Another great design for a black card but with more of a focus on the reanimation side of the design space. Gravebreaker Lamia is made up of two important parts: the first ability can be seen as Entomb stapled onto the creature, and the second ability offers cost reduction for creatures you can cast from your graveyard. While this does not affect most reanimation spells, the new Escape mechanic will benefit from it, and recasting creatures with cards like Yawgmoth’s Will becomes much better value, raising it from a simple combo piece.
The last of the black cards I think will be everywhere after the sets release, and the one I’m most excited to play around with is Nightmare Shepherd. Great in creature-based black decks, it gets better and better the more Enter the Battlefield, death, and sacrifice effects you have in your deck. After one or two rounds of Fleshbag Marauder, your opponents battlefield will be crippled leaving you to mop up their life totals with a bunch of Gray Merchant of Asphodel triggers
Like white, red often struggles with card strength within the multiplayer environment. The usual aggressive strategy can struggle to deal with 120 total life instead of the usual 20 in most constructed formats. This weakness unfortunately leaves me with only two cards for red in this article
New Purphoros is another fairly straightforward card. Essentially what he’s a Sneak Attack for red and artifact creatures. Putting Enter The Battlefield or death trigger creatures help you to generate value, and putting something ridiculous into play like Blightsteel Colossus can instantly kill one player… but will probably end up in your own death very quickly afterwards.
Another red enchantment closes out my red card picks. While not exactly Yawgmoth’s Will, the additional Escape cost makes this card still very unfair, and yet another enabler for combo-focused graveyard-centric decks like Kess. As mentioned with Yawgmoth’s Will, despite its ideal use in combo decks, I find it very powerful as a way to reanimate creatures for value. Underworld Breach can be used the same way – however even when I cast Yawg’s Will fairly I tend to die immediately, because that card puts the fear into opponents and I feel like Underworld Breach will inflict the same fate.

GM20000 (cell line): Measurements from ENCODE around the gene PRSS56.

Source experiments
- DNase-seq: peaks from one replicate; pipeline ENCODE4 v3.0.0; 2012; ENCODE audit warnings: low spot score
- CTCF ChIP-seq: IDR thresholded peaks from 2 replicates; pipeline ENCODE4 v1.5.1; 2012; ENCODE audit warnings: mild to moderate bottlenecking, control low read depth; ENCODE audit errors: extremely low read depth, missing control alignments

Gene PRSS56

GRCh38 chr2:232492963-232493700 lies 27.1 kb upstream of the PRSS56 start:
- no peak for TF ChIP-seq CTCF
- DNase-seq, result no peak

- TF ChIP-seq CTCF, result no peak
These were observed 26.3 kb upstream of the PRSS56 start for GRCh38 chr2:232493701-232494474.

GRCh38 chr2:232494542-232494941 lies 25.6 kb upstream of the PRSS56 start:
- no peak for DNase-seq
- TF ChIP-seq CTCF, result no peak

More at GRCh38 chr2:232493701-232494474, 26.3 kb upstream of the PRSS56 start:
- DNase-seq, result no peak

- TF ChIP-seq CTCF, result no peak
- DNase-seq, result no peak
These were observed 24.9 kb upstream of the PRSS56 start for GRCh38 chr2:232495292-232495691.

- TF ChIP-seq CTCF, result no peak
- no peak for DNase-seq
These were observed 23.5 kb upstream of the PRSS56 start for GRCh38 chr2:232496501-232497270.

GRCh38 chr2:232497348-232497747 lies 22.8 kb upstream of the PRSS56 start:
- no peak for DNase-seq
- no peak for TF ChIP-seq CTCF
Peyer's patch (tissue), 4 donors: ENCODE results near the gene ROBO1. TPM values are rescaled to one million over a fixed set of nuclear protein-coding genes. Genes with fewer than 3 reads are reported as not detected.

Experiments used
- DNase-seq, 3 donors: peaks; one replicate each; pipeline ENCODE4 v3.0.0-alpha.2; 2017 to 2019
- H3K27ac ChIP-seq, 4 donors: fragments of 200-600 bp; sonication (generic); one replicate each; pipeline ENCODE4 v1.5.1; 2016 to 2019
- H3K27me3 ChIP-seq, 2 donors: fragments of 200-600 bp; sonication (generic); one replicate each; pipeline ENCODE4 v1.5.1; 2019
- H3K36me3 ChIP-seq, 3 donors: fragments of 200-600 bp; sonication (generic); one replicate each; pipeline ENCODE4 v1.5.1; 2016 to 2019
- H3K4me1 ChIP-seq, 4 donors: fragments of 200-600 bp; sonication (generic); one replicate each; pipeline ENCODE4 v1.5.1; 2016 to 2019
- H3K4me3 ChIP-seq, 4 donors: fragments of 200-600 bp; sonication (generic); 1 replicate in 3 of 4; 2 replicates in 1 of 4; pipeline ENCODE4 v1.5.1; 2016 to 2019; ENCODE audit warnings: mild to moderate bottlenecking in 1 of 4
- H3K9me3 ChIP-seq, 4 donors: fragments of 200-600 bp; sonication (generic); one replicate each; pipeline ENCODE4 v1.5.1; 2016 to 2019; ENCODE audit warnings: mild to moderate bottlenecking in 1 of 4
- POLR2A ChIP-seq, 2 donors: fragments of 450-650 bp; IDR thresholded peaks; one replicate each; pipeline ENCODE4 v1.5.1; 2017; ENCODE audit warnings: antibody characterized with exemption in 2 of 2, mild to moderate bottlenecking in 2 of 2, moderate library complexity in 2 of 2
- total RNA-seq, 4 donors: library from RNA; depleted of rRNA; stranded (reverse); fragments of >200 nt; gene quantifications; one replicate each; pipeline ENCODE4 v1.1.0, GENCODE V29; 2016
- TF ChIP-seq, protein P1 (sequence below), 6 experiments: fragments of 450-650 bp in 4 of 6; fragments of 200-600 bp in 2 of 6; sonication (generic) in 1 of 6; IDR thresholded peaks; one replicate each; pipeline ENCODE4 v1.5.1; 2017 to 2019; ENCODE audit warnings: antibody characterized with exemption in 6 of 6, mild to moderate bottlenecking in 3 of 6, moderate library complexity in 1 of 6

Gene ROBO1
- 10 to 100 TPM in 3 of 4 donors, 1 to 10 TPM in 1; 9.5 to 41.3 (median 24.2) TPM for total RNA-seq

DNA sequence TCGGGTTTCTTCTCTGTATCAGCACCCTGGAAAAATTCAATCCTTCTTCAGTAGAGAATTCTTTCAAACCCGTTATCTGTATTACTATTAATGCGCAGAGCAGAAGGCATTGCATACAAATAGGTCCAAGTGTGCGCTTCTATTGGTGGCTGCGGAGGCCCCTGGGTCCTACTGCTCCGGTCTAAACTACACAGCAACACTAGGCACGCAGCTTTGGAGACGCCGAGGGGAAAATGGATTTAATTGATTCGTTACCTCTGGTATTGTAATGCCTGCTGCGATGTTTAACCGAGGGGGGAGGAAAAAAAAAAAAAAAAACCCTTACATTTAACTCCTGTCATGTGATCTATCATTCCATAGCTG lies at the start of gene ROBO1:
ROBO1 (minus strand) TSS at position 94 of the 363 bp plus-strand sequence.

Green has been well known as one of the better colours in Commander because of the access to ramp and huge creatures. This has been exaggerated by the sheer power level of green cards in recent sets. Thereos Beyond Death is no exception and has some of the best commander cards I’ve seen in a long time. I’m excited for 2020 to be another year where I jam green into every deck possible.
Dryad of the Ilysian Grove
Probably one of the two best cards in the set for Commander (and if not best almost certainly most used), Dryad of the Ilysian Grove is a combination of Exploration and Prismatic Omen, two cards that are very powerful in their own right and when put together truly push the envelope for multi-coloured ramp decks. I think that this card will be everywhere soon so make sure you’re packing some extra Enchantment removal (I’ve started to play Return To Nature more and more for the sheer utility and I recommend it).
The last of the god cycle, Nylea, Keen-Eyed works on two fronts. Firstly, it makes your creatures cheaper, allowing you to cast bigger beefcakes faster, while (secondly) its activated ability lets you draw creatures or put other cards into your graveyard. Nylea is obviously designed to be played in big creature decks, but I also like the idea of playing it in a reanimator deck and then using it to fill your graveyard with cards like Life From the Loam or Dakmor Salvage or in spell-slinger Temur decks to fuel your delve or flashback strategies.